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Default Position: Agent on Tightrope

Default Position: Agent on Tightrope

by Mike Duran · 30 comments

Yesterday my agent confessed that she “messed up royally.” Actually,  Rachelle’s post was a clarification of her previous post entitled Will My Publisher Let Me Self-Publish Too? This post stirred up lots of pushback, most notably from self-published authors who felt she was siding with “Big Pub.”

Frankly, I thought it was an overreaction on the part of many of the commenters and reminded me a lot of THIS POST where I suggested that waiting to self-publish was a good idea, was linked to some guerrilla self-publishers, called bad names, and ended up doing a lot of back-tracking. I felt a similar (over-) reaction occurred toward Rachelle’s post.

Don’t get me wrong. There was lots of reasonable, civil, compelling arguments for why self-pubbing is better than traditional publishing and how big publishers can and do take advantage of authors.

Perhaps the big bat was the one swung by James Scott Bell in his lengthy comment, which began:

I found the very form of the question somewhat disconcerting. “Will my publisher LET ME?” Like I’m in third grade? Rather, the question should simply be, “How May I Self-Publish Successfully?” I’m not owned by a publishing company. I am not begging for Kibble. I am a writer who knows what he’s doing, who can deliver the goods, and to whom readers pay because of said goods.

Writers who are “gung ho” to write more and make more money are doing what writers only WISHED they could do in the “old days.” And our mantra is, we can work with publishers, too, as long as a mutually beneficial deal can be worked out. Which is how it should be.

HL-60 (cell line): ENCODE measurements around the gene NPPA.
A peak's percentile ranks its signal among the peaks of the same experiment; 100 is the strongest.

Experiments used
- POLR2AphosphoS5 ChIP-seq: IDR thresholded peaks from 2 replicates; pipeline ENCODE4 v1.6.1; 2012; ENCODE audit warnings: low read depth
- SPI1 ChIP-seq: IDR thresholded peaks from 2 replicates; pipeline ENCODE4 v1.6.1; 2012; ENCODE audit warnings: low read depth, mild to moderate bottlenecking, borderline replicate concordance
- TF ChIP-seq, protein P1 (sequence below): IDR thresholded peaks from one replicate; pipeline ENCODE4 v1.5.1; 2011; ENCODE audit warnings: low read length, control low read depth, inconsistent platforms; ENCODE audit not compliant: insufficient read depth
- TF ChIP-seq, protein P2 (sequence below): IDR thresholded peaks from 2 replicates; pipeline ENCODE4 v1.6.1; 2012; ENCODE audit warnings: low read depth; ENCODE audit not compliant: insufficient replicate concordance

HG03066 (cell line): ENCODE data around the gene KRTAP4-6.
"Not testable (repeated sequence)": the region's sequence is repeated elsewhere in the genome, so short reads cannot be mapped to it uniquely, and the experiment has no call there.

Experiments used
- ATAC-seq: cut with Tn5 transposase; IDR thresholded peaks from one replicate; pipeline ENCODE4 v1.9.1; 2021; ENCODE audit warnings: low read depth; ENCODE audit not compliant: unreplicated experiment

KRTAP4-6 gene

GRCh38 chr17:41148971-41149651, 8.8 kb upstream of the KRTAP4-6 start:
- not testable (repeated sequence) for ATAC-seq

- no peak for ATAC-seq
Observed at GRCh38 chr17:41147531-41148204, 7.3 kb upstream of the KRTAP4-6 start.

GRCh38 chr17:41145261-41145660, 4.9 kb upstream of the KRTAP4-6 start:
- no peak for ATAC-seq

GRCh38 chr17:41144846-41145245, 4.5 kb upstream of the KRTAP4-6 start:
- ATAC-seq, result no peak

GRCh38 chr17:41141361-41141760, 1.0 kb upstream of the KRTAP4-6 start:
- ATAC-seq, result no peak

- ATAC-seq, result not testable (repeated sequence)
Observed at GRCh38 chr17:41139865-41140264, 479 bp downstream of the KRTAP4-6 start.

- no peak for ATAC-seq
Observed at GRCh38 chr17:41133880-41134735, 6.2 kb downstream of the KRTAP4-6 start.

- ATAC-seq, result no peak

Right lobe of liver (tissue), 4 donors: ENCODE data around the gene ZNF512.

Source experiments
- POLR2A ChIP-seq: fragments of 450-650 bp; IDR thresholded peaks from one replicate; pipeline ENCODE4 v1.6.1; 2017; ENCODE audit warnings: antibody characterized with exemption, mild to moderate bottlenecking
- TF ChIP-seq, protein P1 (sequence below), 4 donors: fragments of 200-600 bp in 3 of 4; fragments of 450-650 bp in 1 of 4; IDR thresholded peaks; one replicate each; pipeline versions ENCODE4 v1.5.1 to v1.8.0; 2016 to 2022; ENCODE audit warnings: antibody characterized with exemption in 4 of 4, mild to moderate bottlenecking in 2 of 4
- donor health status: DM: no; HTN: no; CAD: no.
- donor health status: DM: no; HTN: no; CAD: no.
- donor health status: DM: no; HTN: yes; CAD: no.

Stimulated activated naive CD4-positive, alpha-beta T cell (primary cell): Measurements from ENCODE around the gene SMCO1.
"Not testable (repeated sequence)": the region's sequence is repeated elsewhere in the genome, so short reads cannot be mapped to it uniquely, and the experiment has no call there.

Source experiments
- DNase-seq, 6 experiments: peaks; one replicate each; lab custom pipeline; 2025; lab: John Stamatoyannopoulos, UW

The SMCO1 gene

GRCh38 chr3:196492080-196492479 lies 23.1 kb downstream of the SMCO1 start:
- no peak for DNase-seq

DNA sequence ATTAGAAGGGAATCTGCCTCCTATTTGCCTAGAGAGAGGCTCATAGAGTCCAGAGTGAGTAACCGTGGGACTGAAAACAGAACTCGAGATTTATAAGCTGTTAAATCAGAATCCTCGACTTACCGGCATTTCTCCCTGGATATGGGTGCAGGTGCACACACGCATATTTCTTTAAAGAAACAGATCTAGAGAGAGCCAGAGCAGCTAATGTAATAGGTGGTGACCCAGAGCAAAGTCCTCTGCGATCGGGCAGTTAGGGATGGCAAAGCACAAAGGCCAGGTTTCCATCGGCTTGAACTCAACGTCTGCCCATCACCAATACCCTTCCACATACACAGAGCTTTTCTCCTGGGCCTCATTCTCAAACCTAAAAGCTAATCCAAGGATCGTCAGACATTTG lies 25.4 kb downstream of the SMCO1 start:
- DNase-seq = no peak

The comment thread is actually very informative. It clearly gives you the sense that the tide is turning (has turned?) and the chips are on the side of the “underdog.” And, frankly, some of the anger is warranted. I mean, I’ve invested far more time and money to market my books and further my brand than any publisher has. This doesn’t mean I will, henceforth, forgo traditional publishing. It means I’m going in with the realization that I still need to work my ass off.

What I found most interesting, however, was the insinuation that Rachelle’s post showed she was on the side of big publishers and not being an advocate for her clients.

I thought this was absurd.

Granted, this could be because I actually know Rachelle, have worked with her, and have never gotten the sense that she does not have my best interest in mind or that she’s a shill for the evil “Big Pub.” In fact, I’ve self-published two books since joining her team. No strings attached. And she’s been nothing but encouraging along the way.

Which is why I appreciated what Ramona Richards, a novelist and acquisitions editor, said on Rachelle’s follow-up post:

Rachelle, your posts don’t often surprise me, but this one did. Anyone who would think you would be on the side of a publisher over a client is either 1) new; 2) not paying attention; 3) never negotiated a contract with you. As a “traditional” publisher who HAS done that last one, I know from personal experience that you are an excellent advocate for your clients. The industry is undergoing a sea-change right now, and there are a lot of unknowns. Your devotion to your clients is not one of them.

Amen.